Perceptions of Child Abuse: The influence of expert and fictional sources of media

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dc.contributor.author Bryan, Austin
dc.contributor.author Price, Heather L.
dc.contributor.author Desmarais, Sarah L.
dc.date.accessioned 2009-03-02T20:12:10Z
dc.date.available 2009-03-02T20:12:10Z
dc.date.issued 2008-04
dc.identifier.uri http://hdl.handle.net/10294/1552
dc.description Poster presented at the 3rd Graduate Students' Research Conference, April 2008. en_US
dc.description.abstract In cases involving child abuse, there are often no witnesses or medical evidence to support a child’s claim (Bruck et al., 1995). Thus, children’s statements typically represent the central evidence for judging the occurrence of abuse (London et al., 2005). However, it is likely that the average person, or potential juror, does not fully appreciate the complex issues associated with child witness testimony. The source of potential jurors’ knowledge about such issues may have implications for the accuracy of credibility assessments. In the present study, participants viewed one of two videos that depicted either a documentary-style expert discussion or a fictional media presentation (television crime drama) of suggestive interviewing of children. Questionnaires assessing perceptions of suggestive interviewing were presented before and after the video. Participants were then provided with a child abuse vignette and asked to provide guilt/innocence ratings and sentencing recommendations. It is anticipated that, despite the documented influence of popular fictional media, expert discussion of suggestive interviewing will be of more concern to participants than fictional portrayals. This enhanced concern is expected to result in increased severity of guilt and sentencing judgments in the vignette. This study explores influences of perceptions of child abuse through exposure to fictional and factual sources of media. en_US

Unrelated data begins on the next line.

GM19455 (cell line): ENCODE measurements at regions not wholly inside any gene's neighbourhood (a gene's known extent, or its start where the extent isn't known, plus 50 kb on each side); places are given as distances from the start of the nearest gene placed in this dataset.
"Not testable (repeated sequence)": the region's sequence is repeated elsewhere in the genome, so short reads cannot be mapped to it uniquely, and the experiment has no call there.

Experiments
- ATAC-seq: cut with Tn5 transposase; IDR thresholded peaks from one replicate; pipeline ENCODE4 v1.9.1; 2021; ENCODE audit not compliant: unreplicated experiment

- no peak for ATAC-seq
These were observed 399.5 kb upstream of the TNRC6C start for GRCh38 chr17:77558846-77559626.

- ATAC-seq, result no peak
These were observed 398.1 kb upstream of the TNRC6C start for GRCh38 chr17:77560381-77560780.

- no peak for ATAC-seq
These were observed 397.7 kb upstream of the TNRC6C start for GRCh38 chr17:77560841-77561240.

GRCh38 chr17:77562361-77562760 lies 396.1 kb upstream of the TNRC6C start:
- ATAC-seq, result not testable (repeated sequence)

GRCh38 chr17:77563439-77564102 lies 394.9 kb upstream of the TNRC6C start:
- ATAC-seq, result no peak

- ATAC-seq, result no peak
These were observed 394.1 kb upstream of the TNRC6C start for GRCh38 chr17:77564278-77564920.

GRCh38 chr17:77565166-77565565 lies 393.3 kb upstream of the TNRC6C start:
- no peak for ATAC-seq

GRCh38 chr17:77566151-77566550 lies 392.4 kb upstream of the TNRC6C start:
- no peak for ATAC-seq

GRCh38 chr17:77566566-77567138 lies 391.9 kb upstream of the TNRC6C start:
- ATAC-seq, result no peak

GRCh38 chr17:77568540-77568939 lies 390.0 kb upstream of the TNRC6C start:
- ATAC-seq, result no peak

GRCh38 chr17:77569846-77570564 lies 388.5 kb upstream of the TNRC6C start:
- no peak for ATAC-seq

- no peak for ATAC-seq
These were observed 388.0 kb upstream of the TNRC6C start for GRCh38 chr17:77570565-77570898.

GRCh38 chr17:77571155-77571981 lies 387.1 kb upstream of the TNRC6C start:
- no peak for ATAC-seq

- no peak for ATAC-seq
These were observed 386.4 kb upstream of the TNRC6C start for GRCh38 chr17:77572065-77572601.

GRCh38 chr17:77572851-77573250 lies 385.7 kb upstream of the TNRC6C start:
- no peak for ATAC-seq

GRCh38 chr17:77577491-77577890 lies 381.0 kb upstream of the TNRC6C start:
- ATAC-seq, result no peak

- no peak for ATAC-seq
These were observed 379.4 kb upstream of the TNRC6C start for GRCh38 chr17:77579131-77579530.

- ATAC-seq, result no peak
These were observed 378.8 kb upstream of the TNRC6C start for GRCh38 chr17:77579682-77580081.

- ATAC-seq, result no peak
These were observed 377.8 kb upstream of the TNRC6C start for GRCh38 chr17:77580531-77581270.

dc.language.iso en en_US
dc.publisher University of Regina, Graduate Students' Association en_US
dc.subject Child credibility en_US
dc.subject Media portrayal en_US
dc.subject Child suggestibility en_US
dc.subject False accusation en_US
dc.subject Suggestibility en_US
dc.title Perceptions of Child Abuse: The influence of expert and fictional sources of media en_US
dc.type Other en_US
dc.description.authorstatus Student en_US
dc.description.peerreview no en_US


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